Justice Dickinson to speak at White House legal aid forum

April 16, 2012

Mississippi Supreme Court Presiding Justice Jess H. Dickinson will participate in the White House Forum on the State of Civil Legal Assistance at 1 p.m. (noon Central Standard Time) Tuesday, April 17, at the White House.

Other panelists include White House Deputy Chief of Staff Mark Childress, White House Counsel Kathryn Ruemmler, American Bar Association President William T. Robinson III, former U.S. Attorney General Richard Thornburg, Illinois Attorney General Lisa Madigan, and Department of Veterans Affairs General Counsel Will A. Gunn. Harvard Law School Dean Martha Minow will serve as moderator.

The forum will focus on access to civil justice, benefits of legal aid for the judicial system and the effect on courts when they risk being overwhelmed with unrepresented litigants.

Justice Dickinson said, “I view this as an incredible opportunity to provide information to people who make decisions about funding this critical program. I hope that it will help the President and Congress formulate reasonable budget priorities.”

Funding for the Legal Services Corporation has been cut in recent years. Legal Services Corporation funding in Mississippi is currently $4.7 million. The state’s two Legal Services organizations currently have 21 attorneys, and have cut back staff and closed offices. In 1985, there were 78 lawyers working for Legal Services offices in Mississippi, with a $6.8 million budget.

“We are going backwards,” Justice Dickinson said.

One of every two qualified persons who seek civil legal assistance is turned away from Legal Services offices in Mississippi because Legal Services lacks staff and funds to represent all the low-income people who qualify for help. More than 600,000 people live in poverty in the state.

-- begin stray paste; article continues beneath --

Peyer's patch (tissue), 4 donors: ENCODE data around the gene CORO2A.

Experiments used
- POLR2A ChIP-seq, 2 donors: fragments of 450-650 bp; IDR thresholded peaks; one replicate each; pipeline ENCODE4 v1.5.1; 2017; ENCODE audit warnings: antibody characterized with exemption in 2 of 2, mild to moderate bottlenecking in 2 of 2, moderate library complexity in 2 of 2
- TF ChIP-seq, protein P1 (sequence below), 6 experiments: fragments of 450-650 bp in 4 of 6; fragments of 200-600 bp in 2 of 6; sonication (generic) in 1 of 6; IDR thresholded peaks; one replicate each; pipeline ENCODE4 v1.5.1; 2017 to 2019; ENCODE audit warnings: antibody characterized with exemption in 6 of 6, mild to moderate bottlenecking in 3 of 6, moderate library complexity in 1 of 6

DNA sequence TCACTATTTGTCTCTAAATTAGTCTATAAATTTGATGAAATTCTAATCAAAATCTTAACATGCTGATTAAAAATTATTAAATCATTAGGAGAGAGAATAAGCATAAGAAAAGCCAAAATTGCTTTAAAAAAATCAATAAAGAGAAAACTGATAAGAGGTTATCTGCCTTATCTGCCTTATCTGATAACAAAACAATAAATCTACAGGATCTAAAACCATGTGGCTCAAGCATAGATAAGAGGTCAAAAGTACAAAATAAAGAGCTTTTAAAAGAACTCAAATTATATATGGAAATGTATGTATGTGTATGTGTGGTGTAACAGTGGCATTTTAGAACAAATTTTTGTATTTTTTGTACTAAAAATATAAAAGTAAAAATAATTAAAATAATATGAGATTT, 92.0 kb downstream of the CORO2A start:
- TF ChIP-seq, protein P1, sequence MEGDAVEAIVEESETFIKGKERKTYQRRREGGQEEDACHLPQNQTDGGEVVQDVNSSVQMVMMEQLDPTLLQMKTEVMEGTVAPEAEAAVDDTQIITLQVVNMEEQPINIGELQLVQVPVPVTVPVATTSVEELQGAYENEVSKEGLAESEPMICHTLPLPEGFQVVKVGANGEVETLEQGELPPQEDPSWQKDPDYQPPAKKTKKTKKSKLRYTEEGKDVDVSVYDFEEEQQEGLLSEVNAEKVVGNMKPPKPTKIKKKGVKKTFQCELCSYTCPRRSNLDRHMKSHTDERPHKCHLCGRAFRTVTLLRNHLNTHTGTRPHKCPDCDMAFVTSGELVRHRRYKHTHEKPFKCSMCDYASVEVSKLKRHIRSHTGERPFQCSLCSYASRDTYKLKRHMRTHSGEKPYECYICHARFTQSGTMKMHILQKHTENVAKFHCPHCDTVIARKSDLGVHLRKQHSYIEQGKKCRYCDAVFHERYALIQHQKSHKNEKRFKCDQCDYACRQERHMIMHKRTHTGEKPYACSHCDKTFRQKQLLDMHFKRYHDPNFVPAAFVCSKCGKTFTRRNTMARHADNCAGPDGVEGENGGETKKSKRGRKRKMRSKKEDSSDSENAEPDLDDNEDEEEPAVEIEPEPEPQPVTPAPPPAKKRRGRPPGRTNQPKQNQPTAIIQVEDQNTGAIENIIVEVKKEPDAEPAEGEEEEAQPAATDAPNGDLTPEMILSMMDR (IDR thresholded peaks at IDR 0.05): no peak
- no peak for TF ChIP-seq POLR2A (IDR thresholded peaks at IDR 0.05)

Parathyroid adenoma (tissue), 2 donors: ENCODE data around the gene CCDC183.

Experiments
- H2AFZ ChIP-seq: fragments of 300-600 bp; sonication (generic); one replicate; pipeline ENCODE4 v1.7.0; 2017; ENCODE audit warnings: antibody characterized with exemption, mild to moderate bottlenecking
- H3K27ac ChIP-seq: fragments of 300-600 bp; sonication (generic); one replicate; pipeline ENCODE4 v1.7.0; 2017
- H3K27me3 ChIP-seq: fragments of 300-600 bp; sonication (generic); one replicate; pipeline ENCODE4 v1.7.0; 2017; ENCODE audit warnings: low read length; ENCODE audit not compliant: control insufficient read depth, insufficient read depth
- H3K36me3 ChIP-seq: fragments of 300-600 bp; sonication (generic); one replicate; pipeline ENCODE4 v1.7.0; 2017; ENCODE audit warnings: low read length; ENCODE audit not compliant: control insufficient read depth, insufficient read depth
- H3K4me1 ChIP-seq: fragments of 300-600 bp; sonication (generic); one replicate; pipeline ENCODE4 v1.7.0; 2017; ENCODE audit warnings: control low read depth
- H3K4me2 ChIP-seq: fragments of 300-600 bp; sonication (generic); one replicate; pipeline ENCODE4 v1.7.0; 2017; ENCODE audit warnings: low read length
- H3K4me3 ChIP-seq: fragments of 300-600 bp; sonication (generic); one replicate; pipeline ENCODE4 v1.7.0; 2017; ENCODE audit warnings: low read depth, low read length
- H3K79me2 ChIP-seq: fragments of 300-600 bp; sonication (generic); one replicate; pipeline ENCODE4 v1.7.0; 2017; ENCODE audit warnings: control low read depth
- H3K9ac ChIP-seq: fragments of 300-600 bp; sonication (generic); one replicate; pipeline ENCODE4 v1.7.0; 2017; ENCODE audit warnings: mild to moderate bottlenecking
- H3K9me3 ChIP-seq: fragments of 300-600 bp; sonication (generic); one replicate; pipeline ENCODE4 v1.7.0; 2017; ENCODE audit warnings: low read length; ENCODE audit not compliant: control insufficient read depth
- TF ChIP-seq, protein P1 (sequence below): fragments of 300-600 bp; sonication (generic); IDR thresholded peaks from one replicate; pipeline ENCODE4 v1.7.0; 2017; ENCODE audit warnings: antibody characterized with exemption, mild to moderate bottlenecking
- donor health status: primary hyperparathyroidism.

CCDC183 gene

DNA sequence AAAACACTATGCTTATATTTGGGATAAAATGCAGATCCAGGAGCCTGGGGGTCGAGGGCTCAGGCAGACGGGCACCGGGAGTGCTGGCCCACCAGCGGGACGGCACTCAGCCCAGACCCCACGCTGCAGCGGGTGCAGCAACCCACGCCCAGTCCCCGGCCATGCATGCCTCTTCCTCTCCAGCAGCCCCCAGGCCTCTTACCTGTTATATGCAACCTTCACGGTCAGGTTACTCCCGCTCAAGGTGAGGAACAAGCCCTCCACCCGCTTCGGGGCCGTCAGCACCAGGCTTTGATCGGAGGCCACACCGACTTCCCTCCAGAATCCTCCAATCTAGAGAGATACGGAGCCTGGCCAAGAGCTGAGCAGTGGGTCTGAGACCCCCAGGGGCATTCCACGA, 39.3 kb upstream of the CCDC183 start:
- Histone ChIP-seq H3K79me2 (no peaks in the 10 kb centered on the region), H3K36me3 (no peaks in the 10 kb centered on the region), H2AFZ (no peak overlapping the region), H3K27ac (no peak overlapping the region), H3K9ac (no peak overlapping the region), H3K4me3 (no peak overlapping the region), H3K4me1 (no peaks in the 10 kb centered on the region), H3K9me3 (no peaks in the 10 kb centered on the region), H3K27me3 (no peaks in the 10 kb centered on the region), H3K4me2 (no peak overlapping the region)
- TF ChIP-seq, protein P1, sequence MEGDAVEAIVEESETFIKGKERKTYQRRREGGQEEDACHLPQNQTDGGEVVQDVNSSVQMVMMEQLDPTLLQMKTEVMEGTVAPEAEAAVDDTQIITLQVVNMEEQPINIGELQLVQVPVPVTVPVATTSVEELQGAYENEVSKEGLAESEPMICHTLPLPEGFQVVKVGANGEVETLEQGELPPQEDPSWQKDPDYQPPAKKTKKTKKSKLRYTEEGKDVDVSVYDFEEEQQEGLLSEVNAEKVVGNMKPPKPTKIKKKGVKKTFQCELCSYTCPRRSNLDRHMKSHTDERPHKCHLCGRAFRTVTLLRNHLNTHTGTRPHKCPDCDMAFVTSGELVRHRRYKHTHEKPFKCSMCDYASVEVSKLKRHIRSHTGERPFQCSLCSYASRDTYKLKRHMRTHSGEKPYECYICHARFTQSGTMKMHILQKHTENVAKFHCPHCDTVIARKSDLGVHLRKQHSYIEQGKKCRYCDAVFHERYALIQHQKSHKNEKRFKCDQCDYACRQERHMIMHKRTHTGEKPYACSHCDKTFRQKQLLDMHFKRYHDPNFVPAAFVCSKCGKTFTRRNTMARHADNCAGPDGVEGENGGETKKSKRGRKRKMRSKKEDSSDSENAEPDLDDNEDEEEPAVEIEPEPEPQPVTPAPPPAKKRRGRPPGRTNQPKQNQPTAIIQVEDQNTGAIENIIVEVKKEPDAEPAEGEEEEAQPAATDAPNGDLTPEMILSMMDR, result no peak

The lack of civil legal representation is felt by individuals and by society, Justice Dickinson said. “If we deprive people of the opportunity to protect themselves, then they end up being supported by the state. They end up losing their job and getting food stamps and they access government programs when they would rather work and earn their own living and take care of their own families.

“When you think about the cost to society for not providing counsel to single mothers entitled to child support and people who are deprived of transportation to get to work or their homes to raise their families – these things end up being a burden on society,” Justice Dickinson said.

“The primary message that I hope to get across is that the principle of access to justice and fairness in the courts is not at the same level as other spending priorities,” Justice Dickinson said. “The right to fairness in our courts is not only a basic, fundamental, Constitutional right of every citizen, but it is one of the government’s absolute obligations.”

The forum is closed to the press. Justice Dickinson may be reached by cell phone afterwards. Contact the Public Information office for that number.

After the forum, Justice Dickinson is scheduled to meet with Sen. Roger Wicker and Congressman Steve Palazzo to discuss civil legal assistance funding.

Justice Dickinson, of Madison, is the Supreme Court’s liaison to the Legal Services community. He is a founding member of the Mississippi Access to Justice Commission, which works to improve poor people’s access to civil legal representation. He is a frequent speaker at access to justice events across the country.

Justice Dickinson has served on the Supreme Court since 2004. He is chair of the Supreme Court Rules Committee on the Legal Profession.